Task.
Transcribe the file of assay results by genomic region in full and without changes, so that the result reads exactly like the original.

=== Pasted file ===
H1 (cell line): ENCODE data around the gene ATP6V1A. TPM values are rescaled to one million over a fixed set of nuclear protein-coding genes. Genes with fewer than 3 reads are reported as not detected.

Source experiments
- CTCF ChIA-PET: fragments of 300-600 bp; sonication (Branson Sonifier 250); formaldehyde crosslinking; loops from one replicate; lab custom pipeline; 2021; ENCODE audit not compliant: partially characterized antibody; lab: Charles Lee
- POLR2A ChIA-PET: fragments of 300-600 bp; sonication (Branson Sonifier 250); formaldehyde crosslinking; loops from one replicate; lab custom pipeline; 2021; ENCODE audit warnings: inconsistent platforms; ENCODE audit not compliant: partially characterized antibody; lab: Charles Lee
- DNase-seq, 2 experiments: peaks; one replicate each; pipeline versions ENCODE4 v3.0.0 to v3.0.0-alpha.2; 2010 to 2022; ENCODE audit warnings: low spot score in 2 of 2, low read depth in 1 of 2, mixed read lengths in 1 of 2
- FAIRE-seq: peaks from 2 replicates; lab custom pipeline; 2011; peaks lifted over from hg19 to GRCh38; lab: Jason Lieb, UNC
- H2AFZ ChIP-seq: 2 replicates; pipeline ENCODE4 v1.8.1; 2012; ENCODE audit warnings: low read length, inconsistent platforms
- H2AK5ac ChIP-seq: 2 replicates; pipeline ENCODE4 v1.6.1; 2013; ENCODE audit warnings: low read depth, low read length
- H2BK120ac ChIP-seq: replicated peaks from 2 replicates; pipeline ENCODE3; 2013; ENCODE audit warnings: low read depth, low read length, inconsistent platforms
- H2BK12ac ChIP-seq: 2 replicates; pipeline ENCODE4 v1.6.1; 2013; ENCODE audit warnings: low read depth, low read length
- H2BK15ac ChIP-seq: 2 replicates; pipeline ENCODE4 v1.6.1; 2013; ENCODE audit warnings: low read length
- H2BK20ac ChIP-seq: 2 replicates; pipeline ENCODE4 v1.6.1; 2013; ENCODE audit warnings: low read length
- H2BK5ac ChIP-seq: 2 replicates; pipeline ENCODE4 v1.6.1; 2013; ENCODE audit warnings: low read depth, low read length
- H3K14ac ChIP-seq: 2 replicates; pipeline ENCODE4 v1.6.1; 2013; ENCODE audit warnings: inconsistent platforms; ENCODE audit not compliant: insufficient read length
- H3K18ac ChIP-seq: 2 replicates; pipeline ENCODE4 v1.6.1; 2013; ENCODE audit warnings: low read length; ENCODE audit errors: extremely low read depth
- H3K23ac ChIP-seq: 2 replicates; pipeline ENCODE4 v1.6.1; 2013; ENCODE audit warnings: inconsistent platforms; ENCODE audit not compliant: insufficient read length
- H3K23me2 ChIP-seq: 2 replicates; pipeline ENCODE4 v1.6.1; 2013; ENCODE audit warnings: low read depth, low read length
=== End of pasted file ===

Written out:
H1 (cell line): ENCODE data around the gene ATP6V1A. TPM values are rescaled to one million over a fixed set of nuclear protein-coding genes. Genes with fewer than 3 reads are reported as not detected.

Source experiments
- CTCF ChIA-PET: fragments of 300-600 bp; sonication (Branson Sonifier 250); formaldehyde crosslinking; loops from one replicate; lab custom pipeline; 2021; ENCODE audit not compliant: partially characterized antibody; lab: Charles Lee
- POLR2A ChIA-PET: fragments of 300-600 bp; sonication (Branson Sonifier 250); formaldehyde crosslinking; loops from one replicate; lab custom pipeline; 2021; ENCODE audit warnings: inconsistent platforms; ENCODE audit not compliant: partially characterized antibody; lab: Charles Lee
- DNase-seq, 2 experiments: peaks; one replicate each; pipeline versions ENCODE4 v3.0.0 to v3.0.0-alpha.2; 2010 to 2022; ENCODE audit warnings: low spot score in 2 of 2, low read depth in 1 of 2, mixed read lengths in 1 of 2
- FAIRE-seq: peaks from 2 replicates; lab custom pipeline; 2011; peaks lifted over from hg19 to GRCh38; lab: Jason Lieb, UNC
- H2AFZ ChIP-seq: 2 replicates; pipeline ENCODE4 v1.8.1; 2012; ENCODE audit warnings: low read length, inconsistent platforms
- H2AK5ac ChIP-seq: 2 replicates; pipeline ENCODE4 v1.6.1; 2013; ENCODE audit warnings: low read depth, low read length
- H2BK120ac ChIP-seq: replicated peaks from 2 replicates; pipeline ENCODE3; 2013; ENCODE audit warnings: low read depth, low read length, inconsistent platforms
- H2BK12ac ChIP-seq: 2 replicates; pipeline ENCODE4 v1.6.1; 2013; ENCODE audit warnings: low read depth, low read length
- H2BK15ac ChIP-seq: 2 replicates; pipeline ENCODE4 v1.6.1; 2013; ENCODE audit warnings: low read length
- H2BK20ac ChIP-seq: 2 replicates; pipeline ENCODE4 v1.6.1; 2013; ENCODE audit warnings: low read length
- H2BK5ac ChIP-seq: 2 replicates; pipeline ENCODE4 v1.6.1; 2013; ENCODE audit warnings: low read depth, low read length
- H3K14ac ChIP-seq: 2 replicates; pipeline ENCODE4 v1.6.1; 2013; ENCODE audit warnings: inconsistent platforms; ENCODE audit not compliant: insufficient read length
- H3K18ac ChIP-seq: 2 replicates; pipeline ENCODE4 v1.6.1; 2013; ENCODE audit warnings: low read length; ENCODE audit errors: extremely low read depth
- H3K23ac ChIP-seq: 2 replicates; pipeline ENCODE4 v1.6.1; 2013; ENCODE audit warnings: inconsistent platforms; ENCODE audit not compliant: insufficient read length
- H3K23me2 ChIP-seq: 2 replicates; pipeline ENCODE4 v1.6.1; 2013; ENCODE audit warnings: low read depth, low read length